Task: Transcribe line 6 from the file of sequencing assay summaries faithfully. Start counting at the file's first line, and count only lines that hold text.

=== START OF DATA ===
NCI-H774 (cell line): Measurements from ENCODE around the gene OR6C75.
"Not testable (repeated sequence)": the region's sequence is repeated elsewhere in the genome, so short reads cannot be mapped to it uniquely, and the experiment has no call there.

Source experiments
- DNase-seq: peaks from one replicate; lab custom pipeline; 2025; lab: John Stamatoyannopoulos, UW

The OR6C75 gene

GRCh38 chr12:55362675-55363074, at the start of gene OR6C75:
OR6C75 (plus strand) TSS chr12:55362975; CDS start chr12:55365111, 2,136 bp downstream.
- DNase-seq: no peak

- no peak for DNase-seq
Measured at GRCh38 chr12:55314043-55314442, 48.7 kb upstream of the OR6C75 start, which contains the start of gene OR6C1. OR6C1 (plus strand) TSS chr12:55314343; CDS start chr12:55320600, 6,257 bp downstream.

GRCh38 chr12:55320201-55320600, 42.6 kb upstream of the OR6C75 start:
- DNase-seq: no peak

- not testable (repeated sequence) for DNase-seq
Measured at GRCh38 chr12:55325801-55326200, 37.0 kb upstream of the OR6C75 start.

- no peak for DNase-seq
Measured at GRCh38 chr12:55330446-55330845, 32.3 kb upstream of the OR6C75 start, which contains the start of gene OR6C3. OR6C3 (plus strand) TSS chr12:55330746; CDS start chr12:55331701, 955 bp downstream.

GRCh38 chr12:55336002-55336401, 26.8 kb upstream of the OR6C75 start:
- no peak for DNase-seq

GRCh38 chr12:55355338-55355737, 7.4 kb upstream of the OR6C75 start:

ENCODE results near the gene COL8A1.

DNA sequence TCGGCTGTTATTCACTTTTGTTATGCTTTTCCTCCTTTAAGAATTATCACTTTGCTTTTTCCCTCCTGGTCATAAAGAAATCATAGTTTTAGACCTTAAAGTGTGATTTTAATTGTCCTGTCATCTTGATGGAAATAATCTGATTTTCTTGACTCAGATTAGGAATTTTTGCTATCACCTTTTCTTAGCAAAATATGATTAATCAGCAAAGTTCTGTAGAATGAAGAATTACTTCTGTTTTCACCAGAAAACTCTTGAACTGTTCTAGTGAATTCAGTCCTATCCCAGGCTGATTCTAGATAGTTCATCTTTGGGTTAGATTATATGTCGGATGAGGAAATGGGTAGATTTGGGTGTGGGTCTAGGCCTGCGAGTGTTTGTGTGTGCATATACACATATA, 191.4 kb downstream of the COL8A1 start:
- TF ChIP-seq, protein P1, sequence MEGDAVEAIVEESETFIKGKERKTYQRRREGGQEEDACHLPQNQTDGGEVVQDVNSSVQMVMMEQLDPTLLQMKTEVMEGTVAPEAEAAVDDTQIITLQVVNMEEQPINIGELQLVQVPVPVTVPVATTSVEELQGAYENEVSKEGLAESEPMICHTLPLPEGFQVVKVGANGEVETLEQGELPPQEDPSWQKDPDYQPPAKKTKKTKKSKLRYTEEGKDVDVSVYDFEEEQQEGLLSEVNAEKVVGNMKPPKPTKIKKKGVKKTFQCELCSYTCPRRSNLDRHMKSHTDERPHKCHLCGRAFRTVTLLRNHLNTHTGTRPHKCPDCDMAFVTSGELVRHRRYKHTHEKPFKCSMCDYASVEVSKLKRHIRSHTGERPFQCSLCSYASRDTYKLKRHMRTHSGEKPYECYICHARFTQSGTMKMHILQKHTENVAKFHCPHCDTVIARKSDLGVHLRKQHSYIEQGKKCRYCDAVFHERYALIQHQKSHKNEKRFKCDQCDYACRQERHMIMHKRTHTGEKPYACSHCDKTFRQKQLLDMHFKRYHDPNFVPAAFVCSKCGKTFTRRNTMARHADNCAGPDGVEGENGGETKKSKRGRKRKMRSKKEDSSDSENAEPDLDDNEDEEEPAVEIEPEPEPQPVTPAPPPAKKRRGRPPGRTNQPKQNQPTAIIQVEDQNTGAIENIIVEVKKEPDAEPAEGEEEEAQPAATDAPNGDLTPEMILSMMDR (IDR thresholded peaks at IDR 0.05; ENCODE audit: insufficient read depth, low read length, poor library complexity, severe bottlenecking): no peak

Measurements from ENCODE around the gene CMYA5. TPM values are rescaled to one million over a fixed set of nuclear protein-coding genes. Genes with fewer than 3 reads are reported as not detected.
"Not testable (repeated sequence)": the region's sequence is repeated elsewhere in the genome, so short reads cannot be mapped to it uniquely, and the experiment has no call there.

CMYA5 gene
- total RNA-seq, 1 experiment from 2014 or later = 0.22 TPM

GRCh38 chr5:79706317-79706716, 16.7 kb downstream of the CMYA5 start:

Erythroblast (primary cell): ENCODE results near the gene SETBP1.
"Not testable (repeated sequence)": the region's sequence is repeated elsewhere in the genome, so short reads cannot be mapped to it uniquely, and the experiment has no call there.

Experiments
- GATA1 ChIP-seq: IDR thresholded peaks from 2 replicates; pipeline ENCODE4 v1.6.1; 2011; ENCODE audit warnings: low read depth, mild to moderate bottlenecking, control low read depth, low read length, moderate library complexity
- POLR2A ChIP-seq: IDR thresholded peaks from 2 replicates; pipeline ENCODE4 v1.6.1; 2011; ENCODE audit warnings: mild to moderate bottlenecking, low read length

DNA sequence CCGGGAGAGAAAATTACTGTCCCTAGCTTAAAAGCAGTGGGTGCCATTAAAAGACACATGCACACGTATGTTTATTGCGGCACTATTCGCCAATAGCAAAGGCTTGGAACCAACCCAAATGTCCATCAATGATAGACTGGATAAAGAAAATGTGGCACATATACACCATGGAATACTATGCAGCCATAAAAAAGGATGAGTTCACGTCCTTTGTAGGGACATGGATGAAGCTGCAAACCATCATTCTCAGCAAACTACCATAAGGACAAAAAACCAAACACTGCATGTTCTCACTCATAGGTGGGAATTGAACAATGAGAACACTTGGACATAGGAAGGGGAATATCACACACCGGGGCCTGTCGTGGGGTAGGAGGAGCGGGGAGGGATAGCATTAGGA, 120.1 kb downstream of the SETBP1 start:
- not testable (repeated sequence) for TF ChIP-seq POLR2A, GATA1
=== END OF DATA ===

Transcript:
GRCh38 chr12:55362675-55363074, at the start of gene OR6C75: